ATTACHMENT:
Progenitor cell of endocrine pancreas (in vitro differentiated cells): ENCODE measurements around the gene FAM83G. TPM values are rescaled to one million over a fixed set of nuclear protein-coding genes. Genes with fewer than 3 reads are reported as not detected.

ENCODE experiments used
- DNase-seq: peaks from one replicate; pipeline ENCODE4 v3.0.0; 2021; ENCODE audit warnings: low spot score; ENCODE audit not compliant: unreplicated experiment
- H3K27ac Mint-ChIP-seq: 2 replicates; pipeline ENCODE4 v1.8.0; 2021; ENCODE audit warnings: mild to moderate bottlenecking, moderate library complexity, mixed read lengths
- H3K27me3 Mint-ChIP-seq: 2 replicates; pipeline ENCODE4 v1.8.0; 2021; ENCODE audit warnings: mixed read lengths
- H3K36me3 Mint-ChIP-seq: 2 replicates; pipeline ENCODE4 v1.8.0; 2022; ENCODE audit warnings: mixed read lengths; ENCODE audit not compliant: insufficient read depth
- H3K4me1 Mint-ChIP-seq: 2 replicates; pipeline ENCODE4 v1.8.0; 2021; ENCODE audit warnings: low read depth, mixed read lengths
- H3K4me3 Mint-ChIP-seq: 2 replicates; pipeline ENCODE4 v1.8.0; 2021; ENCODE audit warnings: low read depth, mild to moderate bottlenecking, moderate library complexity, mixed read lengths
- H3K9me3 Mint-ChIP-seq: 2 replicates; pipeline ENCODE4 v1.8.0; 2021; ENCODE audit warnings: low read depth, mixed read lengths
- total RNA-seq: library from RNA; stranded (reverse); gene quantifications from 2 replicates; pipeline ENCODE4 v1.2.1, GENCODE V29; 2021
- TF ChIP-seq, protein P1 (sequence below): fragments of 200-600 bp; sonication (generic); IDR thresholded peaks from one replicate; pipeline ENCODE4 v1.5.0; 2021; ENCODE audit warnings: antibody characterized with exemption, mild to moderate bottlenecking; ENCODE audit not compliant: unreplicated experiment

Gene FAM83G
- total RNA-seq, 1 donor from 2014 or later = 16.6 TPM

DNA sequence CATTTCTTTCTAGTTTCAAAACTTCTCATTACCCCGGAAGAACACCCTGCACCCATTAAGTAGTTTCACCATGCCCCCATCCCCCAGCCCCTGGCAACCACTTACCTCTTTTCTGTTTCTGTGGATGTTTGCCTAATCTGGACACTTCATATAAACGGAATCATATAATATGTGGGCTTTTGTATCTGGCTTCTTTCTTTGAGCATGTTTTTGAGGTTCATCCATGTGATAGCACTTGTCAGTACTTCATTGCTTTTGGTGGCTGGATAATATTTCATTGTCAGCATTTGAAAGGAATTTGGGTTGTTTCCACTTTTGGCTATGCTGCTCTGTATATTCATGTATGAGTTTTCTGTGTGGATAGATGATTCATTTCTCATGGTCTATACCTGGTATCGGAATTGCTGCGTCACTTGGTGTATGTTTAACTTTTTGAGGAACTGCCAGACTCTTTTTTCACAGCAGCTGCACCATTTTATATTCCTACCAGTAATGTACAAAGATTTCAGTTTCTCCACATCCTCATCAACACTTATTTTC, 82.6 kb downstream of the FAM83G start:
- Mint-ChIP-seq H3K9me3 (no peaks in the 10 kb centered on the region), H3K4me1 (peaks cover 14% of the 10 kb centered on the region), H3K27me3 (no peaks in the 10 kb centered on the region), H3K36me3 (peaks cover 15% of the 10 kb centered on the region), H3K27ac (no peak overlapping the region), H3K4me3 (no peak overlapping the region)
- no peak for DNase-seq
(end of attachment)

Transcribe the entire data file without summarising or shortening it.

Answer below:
Progenitor cell of endocrine pancreas (in vitro differentiated cells): ENCODE measurements around the gene FAM83G. TPM values are rescaled to one million over a fixed set of nuclear protein-coding genes. Genes with fewer than 3 reads are reported as not detected.

ENCODE experiments used
- DNase-seq: peaks from one replicate; pipeline ENCODE4 v3.0.0; 2021; ENCODE audit warnings: low spot score; ENCODE audit not compliant: unreplicated experiment
- H3K27ac Mint-ChIP-seq: 2 replicates; pipeline ENCODE4 v1.8.0; 2021; ENCODE audit warnings: mild to moderate bottlenecking, moderate library complexity, mixed read lengths
- H3K27me3 Mint-ChIP-seq: 2 replicates; pipeline ENCODE4 v1.8.0; 2021; ENCODE audit warnings: mixed read lengths
- H3K36me3 Mint-ChIP-seq: 2 replicates; pipeline ENCODE4 v1.8.0; 2022; ENCODE audit warnings: mixed read lengths; ENCODE audit not compliant: insufficient read depth
- H3K4me1 Mint-ChIP-seq: 2 replicates; pipeline ENCODE4 v1.8.0; 2021; ENCODE audit warnings: low read depth, mixed read lengths
- H3K4me3 Mint-ChIP-seq: 2 replicates; pipeline ENCODE4 v1.8.0; 2021; ENCODE audit warnings: low read depth, mild to moderate bottlenecking, moderate library complexity, mixed read lengths
- H3K9me3 Mint-ChIP-seq: 2 replicates; pipeline ENCODE4 v1.8.0; 2021; ENCODE audit warnings: low read depth, mixed read lengths
- total RNA-seq: library from RNA; stranded (reverse); gene quantifications from 2 replicates; pipeline ENCODE4 v1.2.1, GENCODE V29; 2021
- TF ChIP-seq, protein P1 (sequence below): fragments of 200-600 bp; sonication (generic); IDR thresholded peaks from one replicate; pipeline ENCODE4 v1.5.0; 2021; ENCODE audit warnings: antibody characterized with exemption, mild to moderate bottlenecking; ENCODE audit not compliant: unreplicated experiment

Gene FAM83G
- total RNA-seq, 1 donor from 2014 or later = 16.6 TPM

DNA sequence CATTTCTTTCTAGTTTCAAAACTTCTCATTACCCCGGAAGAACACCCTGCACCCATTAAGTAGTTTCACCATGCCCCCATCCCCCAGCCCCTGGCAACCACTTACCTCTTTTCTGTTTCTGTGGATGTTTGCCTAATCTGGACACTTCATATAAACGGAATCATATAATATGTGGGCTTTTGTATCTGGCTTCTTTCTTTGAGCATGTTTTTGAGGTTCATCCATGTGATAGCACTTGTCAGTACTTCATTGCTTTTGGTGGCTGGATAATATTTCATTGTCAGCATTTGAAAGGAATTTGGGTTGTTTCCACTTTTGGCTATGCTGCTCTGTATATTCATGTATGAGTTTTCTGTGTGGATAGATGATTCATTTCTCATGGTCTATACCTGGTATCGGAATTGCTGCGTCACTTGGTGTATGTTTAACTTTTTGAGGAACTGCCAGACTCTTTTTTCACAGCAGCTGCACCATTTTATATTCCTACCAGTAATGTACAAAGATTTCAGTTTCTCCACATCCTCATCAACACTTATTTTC, 82.6 kb downstream of the FAM83G start:
- Mint-ChIP-seq H3K9me3 (no peaks in the 10 kb centered on the region), H3K4me1 (peaks cover 14% of the 10 kb centered on the region), H3K27me3 (no peaks in the 10 kb centered on the region), H3K36me3 (peaks cover 15% of the 10 kb centered on the region), H3K27ac (no peak overlapping the region), H3K4me3 (no peak overlapping the region)
- no peak for DNase-seq